Published: Path Dependency in Financial Planning, Retirement Edition


The Miller Thompson / Reuters monthly Taxes and Wealth Management newsletter carried an article we authored on the importance of volatility and path dependency (a.k.a sequence of returns risk) for retirees.  We are pleased to have been selected for publication, and hope that readers find value in our contribution.

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Forget active vs. passive. It’s all about factors.


We just love a good debate, and there seems to be quite a heated debate at the moment about the relative utility of passive versus active investing. Perhaps this debate is as timeless as investment management itself, but a flurry of recent studies may have finally armed passive advocates with enough ammunition to settle the argument once and for all.

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Published: Fallacies of the Fed Model


The Journal of the Society of Actuaries held a contest for articles on investment myths, and we are honored to have had our article on ‘Fallacies of the Fed Model’ chosen for publication in this prestigious journal. We want to thank our co-authors, David Cantor and Kunal Rajani of PriceWaterhouseCoopers, for proposing this collaboration, and for their critical insights and analytical contributions.

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A Global Passive Benchmark with ETFs and Factor Tilts


“One way to test our thinking would be to ask the question in reverse: If your index manager reliably delivered the full market return with no more than market risk for a fee of just 5 bps, would you be willing to switch to active performance managers who charge exponentially more and produce unpredictably varying results, falling short of their chosen benchmarks nearly twice as often as they outperform—and when they fall short, losing 50% more than they gain when they outperform? The question answers itself.” – Charles Ellis, “The Rise and Fall of Performance Investing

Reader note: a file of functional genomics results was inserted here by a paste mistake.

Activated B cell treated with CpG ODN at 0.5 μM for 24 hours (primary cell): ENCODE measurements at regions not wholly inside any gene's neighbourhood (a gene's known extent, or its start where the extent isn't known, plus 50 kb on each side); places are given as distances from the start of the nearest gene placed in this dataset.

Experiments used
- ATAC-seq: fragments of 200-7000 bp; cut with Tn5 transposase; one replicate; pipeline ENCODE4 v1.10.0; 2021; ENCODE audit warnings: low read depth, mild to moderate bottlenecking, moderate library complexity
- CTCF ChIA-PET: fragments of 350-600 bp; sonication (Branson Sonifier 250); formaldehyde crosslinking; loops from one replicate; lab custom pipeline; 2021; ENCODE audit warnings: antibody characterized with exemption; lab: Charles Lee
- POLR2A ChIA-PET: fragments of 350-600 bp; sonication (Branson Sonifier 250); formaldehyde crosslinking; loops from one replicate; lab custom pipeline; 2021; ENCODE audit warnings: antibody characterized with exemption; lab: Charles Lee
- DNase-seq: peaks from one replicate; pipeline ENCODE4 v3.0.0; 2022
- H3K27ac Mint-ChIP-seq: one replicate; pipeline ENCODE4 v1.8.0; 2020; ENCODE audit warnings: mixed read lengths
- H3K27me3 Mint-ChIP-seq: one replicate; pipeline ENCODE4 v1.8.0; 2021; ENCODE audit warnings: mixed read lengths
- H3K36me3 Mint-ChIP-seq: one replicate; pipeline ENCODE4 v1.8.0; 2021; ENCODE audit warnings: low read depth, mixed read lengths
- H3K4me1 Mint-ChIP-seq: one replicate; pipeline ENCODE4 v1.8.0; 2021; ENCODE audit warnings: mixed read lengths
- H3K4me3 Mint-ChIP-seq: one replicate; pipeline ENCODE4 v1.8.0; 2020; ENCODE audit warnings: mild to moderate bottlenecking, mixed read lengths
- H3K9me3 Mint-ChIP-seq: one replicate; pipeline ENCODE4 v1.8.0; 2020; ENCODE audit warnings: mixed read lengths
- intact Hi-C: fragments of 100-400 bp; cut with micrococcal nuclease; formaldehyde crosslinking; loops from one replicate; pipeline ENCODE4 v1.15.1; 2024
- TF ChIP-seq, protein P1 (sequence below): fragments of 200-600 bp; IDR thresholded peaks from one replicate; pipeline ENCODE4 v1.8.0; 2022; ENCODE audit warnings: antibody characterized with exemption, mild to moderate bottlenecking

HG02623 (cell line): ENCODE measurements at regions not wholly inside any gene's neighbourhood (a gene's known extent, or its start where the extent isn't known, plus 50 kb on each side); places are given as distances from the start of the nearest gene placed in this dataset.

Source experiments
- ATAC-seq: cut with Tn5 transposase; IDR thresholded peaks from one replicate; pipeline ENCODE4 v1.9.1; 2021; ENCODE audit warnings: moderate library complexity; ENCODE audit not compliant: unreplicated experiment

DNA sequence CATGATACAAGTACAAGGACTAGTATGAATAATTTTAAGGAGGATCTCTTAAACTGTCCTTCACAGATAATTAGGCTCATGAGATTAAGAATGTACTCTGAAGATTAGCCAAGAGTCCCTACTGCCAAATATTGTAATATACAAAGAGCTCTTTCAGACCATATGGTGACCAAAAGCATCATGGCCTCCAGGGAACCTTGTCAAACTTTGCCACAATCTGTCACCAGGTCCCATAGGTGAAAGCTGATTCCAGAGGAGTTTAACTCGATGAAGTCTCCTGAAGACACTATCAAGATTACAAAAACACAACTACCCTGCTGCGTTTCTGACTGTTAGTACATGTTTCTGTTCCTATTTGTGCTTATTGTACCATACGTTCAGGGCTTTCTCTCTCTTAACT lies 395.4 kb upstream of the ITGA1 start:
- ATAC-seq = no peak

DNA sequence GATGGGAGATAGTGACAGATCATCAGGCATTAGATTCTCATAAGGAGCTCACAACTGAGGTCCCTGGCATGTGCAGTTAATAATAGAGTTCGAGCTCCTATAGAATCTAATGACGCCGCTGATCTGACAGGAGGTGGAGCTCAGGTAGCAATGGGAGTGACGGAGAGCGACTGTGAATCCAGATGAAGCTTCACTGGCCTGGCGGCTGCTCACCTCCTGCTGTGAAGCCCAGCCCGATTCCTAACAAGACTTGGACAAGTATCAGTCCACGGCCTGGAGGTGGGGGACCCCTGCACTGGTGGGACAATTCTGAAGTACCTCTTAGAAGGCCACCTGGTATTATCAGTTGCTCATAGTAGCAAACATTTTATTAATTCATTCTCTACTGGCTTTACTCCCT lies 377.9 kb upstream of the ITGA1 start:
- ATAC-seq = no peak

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Setting Expectations for Monthly Trading Systems


Systematic researchers overwhelmingly use monthly holding periods to test strategies. This is probably driven by the availability of long-term monthly total return data for a wide variety of indexes, where daily data is more scarce. This is fine to a point, but investors may not be aware of just how sensitive results might be to day-of-the-month effects which may not persist out of sample.

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